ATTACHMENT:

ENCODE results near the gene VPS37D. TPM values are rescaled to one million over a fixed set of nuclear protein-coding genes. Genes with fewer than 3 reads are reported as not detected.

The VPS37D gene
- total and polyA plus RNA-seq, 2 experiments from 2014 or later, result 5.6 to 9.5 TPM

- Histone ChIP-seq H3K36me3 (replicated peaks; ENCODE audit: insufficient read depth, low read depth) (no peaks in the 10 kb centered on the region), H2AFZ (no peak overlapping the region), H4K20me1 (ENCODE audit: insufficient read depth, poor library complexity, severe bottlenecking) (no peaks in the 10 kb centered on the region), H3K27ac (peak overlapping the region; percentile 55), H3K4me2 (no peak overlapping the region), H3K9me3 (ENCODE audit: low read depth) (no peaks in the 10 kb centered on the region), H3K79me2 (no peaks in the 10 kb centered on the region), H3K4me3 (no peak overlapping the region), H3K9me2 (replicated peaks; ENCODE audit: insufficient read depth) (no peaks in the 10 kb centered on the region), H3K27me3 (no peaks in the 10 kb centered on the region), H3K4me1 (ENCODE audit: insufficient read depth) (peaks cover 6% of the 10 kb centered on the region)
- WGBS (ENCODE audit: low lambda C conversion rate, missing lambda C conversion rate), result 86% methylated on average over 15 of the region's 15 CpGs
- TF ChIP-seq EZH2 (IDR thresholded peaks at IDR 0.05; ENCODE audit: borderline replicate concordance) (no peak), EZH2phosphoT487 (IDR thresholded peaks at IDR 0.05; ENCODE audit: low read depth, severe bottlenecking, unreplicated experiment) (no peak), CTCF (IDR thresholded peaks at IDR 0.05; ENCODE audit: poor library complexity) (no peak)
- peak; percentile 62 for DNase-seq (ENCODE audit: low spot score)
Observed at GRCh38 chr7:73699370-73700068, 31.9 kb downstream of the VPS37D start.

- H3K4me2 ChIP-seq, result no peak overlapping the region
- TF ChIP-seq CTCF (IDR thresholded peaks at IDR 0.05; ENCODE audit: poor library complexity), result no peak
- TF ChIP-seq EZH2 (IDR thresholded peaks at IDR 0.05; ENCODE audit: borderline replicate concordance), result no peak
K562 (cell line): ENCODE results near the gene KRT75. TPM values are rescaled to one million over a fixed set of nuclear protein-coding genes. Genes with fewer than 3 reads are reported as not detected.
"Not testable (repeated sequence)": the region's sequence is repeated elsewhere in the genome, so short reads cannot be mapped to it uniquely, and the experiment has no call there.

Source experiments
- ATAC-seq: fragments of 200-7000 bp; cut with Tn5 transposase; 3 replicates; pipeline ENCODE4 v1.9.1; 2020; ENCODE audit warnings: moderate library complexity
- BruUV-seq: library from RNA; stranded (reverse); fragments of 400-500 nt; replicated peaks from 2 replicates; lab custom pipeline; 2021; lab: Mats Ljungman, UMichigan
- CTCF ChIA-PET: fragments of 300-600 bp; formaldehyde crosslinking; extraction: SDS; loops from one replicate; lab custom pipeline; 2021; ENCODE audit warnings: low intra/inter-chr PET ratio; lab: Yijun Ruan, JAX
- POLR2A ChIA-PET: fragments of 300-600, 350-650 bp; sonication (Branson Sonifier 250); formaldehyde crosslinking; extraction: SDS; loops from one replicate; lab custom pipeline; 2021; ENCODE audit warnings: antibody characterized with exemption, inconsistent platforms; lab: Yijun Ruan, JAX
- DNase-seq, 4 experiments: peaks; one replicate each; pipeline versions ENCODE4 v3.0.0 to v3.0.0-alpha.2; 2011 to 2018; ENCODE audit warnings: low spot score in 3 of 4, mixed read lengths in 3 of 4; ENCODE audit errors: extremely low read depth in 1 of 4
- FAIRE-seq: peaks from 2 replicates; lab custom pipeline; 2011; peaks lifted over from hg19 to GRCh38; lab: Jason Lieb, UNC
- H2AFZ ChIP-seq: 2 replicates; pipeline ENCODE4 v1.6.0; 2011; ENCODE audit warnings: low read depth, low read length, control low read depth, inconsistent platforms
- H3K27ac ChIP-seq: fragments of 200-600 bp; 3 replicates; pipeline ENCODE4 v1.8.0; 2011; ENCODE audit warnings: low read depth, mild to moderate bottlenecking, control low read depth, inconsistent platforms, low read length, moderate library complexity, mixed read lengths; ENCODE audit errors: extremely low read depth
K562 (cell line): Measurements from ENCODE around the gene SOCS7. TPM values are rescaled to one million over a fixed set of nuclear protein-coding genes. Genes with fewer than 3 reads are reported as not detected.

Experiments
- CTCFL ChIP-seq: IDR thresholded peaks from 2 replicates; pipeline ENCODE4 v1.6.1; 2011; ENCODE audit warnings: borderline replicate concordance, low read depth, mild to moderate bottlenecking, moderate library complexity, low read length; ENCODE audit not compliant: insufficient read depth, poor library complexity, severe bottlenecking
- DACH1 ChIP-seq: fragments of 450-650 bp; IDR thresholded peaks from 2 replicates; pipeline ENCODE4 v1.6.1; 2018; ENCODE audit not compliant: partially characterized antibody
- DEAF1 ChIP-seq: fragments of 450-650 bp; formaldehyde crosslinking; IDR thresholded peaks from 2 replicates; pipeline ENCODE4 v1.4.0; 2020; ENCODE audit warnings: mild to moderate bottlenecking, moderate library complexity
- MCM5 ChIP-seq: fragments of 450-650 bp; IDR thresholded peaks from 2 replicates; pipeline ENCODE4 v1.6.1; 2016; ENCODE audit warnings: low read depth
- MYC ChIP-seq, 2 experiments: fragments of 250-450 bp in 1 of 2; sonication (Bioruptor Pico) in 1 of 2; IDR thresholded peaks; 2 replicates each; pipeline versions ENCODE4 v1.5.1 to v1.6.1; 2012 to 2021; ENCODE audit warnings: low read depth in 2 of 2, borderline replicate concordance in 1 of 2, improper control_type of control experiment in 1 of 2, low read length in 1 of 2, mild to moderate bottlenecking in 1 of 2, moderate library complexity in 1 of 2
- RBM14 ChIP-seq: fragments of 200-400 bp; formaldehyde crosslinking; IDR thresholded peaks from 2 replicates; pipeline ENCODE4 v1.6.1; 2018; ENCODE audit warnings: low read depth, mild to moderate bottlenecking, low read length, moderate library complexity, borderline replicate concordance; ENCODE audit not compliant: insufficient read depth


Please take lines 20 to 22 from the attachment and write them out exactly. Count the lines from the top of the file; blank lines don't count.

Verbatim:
- FAIRE-seq: peaks from 2 replicates; lab custom pipeline; 2011; peaks lifted over from hg19 to GRCh38; lab: Jason Lieb, UNC
- H2AFZ ChIP-seq: 2 replicates; pipeline ENCODE4 v1.6.0; 2011; ENCODE audit warnings: low read depth, low read length, control low read depth, inconsistent platforms
- H3K27ac ChIP-seq: fragments of 200-600 bp; 3 replicates; pipeline ENCODE4 v1.8.0; 2011; ENCODE audit warnings: low read depth, mild to moderate bottlenecking, control low read depth, inconsistent platforms, low read length, moderate library complexity, mixed read lengths; ENCODE audit errors: extremely low read depth